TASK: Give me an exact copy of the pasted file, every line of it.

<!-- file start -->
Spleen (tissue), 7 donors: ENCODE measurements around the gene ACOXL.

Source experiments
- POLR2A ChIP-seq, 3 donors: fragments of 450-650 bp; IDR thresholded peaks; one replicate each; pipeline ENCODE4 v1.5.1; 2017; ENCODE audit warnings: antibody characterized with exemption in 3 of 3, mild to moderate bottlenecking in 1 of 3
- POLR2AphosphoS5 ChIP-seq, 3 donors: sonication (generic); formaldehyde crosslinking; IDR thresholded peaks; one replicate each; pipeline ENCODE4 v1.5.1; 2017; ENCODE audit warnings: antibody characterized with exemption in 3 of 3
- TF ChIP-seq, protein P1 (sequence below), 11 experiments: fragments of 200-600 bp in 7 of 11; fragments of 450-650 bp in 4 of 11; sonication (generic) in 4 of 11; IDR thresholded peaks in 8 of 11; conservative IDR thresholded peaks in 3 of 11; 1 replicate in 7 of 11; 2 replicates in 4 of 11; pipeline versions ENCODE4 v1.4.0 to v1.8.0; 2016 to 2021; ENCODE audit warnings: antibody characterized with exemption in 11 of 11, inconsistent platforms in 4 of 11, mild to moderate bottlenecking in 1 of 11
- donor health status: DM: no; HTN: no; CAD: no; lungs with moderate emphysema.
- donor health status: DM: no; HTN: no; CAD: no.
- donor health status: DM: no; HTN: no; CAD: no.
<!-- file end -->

Spleen (tissue), 7 donors: ENCODE measurements around the gene ACOXL.

Source experiments
- POLR2A ChIP-seq, 3 donors: fragments of 450-650 bp; IDR thresholded peaks; one replicate each; pipeline ENCODE4 v1.5.1; 2017; ENCODE audit warnings: antibody characterized with exemption in 3 of 3, mild to moderate bottlenecking in 1 of 3
- POLR2AphosphoS5 ChIP-seq, 3 donors: sonication (generic); formaldehyde crosslinking; IDR thresholded peaks; one replicate each; pipeline ENCODE4 v1.5.1; 2017; ENCODE audit warnings: antibody characterized with exemption in 3 of 3
- TF ChIP-seq, protein P1 (sequence below), 11 experiments: fragments of 200-600 bp in 7 of 11; fragments of 450-650 bp in 4 of 11; sonication (generic) in 4 of 11; IDR thresholded peaks in 8 of 11; conservative IDR thresholded peaks in 3 of 11; 1 replicate in 7 of 11; 2 replicates in 4 of 11; pipeline versions ENCODE4 v1.4.0 to v1.8.0; 2016 to 2021; ENCODE audit warnings: antibody characterized with exemption in 11 of 11, inconsistent platforms in 4 of 11, mild to moderate bottlenecking in 1 of 11
- donor health status: DM: no; HTN: no; CAD: no; lungs with moderate emphysema.
- donor health status: DM: no; HTN: no; CAD: no.
- donor health status: DM: no; HTN: no; CAD: no.